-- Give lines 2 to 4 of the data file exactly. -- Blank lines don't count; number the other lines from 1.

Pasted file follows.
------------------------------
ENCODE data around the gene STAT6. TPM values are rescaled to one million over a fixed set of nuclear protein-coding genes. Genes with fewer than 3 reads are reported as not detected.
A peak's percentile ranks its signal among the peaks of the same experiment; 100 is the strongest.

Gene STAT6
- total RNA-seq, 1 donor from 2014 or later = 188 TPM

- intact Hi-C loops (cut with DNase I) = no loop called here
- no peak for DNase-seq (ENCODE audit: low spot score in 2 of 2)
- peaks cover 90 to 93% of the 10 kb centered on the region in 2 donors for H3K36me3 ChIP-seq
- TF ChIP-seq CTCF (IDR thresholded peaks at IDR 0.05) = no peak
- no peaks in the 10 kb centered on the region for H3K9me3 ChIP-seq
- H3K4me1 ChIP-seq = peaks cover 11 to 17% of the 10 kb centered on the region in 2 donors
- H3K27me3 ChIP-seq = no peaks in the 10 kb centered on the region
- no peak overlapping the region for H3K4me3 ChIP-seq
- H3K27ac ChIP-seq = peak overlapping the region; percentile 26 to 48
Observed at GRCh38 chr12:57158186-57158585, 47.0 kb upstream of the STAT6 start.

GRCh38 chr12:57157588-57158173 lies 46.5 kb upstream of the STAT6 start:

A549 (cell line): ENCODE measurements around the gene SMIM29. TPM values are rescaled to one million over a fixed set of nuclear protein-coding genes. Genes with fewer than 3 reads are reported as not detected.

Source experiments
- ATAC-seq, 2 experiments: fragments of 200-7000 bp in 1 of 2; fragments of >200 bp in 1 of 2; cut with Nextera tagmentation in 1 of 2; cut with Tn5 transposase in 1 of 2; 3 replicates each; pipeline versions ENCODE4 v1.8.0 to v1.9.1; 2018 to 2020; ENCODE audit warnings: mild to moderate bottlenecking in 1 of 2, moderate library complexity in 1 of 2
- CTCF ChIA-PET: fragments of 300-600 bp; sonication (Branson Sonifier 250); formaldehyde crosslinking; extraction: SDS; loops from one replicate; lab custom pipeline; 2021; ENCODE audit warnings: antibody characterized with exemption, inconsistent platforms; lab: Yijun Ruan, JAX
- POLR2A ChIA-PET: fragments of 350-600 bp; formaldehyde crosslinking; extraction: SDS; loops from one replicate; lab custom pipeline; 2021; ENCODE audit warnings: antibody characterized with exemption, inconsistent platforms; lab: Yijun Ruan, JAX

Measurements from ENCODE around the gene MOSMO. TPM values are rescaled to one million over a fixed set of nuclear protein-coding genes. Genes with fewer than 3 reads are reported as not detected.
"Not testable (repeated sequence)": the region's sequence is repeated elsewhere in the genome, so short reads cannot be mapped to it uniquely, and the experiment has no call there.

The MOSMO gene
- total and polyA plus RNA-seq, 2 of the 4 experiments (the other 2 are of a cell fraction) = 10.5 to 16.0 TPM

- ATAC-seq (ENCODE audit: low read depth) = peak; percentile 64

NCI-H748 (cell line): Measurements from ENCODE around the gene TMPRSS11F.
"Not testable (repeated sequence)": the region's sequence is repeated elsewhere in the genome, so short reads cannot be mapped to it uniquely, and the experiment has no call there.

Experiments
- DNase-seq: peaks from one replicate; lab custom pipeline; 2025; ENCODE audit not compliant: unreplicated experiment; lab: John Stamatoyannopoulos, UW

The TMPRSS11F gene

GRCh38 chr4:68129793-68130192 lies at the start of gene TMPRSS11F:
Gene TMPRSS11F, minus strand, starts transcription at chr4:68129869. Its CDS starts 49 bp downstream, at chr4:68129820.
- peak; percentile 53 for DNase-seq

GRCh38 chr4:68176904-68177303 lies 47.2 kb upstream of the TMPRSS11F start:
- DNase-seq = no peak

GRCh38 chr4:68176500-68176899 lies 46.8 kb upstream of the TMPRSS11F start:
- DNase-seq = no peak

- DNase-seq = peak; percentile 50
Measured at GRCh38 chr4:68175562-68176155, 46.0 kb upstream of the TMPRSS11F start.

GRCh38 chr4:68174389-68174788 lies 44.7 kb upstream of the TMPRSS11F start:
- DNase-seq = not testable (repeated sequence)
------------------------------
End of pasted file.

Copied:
A peak's percentile ranks its signal among the peaks of the same experiment; 100 is the strongest.

Gene STAT6
- total RNA-seq, 1 donor from 2014 or later = 188 TPM